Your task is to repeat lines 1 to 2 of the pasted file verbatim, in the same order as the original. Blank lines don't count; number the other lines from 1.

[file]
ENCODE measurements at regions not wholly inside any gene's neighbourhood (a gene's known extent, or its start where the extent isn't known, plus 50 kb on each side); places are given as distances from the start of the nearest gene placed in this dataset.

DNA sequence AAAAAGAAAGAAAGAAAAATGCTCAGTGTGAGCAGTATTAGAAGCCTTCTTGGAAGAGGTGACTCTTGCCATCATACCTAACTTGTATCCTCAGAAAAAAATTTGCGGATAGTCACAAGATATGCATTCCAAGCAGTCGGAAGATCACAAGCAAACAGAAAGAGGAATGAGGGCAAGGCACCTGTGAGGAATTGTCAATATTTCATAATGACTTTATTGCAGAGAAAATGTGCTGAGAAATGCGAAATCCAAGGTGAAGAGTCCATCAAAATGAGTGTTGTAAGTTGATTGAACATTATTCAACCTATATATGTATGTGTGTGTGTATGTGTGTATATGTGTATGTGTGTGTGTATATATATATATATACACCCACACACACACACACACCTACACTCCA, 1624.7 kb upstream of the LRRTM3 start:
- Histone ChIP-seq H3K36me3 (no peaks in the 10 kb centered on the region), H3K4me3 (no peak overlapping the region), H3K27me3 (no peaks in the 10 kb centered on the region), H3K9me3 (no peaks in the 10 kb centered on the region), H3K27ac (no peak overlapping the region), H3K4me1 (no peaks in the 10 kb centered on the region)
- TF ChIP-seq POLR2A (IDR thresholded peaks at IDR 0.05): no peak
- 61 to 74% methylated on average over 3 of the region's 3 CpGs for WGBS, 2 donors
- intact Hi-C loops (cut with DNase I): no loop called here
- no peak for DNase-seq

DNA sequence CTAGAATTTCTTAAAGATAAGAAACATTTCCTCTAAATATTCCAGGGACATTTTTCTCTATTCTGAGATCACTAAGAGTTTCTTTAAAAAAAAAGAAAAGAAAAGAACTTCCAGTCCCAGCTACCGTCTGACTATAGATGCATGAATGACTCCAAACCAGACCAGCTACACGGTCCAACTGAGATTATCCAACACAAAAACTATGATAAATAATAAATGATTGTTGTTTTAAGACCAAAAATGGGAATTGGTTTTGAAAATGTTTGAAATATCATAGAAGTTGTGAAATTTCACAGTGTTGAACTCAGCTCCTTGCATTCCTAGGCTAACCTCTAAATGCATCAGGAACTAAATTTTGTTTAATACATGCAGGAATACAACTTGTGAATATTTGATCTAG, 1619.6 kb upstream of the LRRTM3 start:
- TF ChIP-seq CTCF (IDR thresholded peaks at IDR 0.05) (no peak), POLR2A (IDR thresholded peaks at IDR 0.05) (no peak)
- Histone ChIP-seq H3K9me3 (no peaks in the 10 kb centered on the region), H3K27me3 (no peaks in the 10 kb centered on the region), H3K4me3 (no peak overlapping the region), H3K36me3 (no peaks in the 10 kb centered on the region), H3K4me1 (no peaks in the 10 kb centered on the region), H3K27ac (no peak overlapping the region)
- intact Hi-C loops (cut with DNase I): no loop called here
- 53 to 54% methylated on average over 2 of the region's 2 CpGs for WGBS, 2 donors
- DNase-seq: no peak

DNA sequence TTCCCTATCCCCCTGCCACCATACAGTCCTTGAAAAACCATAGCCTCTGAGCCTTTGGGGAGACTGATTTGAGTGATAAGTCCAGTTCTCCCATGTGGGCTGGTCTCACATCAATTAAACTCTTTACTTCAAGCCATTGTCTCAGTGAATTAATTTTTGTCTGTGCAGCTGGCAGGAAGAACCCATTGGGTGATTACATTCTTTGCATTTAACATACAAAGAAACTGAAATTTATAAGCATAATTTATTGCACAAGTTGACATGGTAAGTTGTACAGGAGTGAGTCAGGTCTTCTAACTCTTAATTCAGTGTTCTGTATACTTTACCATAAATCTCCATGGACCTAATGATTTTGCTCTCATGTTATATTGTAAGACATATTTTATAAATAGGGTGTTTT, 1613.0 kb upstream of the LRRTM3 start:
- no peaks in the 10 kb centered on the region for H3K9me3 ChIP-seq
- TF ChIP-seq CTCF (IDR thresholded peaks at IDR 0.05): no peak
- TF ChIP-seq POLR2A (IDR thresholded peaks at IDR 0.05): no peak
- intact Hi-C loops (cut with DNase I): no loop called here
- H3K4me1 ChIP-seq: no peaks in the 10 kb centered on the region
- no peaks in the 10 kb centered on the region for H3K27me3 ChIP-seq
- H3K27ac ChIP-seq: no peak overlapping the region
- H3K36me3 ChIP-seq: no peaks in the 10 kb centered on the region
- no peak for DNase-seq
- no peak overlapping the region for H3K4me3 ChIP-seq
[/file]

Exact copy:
ENCODE measurements at regions not wholly inside any gene's neighbourhood (a gene's known extent, or its start where the extent isn't known, plus 50 kb on each side); places are given as distances from the start of the nearest gene placed in this dataset.

DNA sequence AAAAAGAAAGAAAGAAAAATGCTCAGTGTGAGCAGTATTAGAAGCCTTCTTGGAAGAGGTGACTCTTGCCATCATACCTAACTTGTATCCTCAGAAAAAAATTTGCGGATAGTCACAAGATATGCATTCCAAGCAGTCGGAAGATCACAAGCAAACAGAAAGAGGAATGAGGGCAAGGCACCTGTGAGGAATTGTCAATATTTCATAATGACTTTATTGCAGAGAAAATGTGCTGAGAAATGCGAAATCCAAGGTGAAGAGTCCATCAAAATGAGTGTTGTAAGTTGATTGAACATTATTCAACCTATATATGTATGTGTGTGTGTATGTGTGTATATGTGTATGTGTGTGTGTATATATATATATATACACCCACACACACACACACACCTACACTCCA, 1624.7 kb upstream of the LRRTM3 start: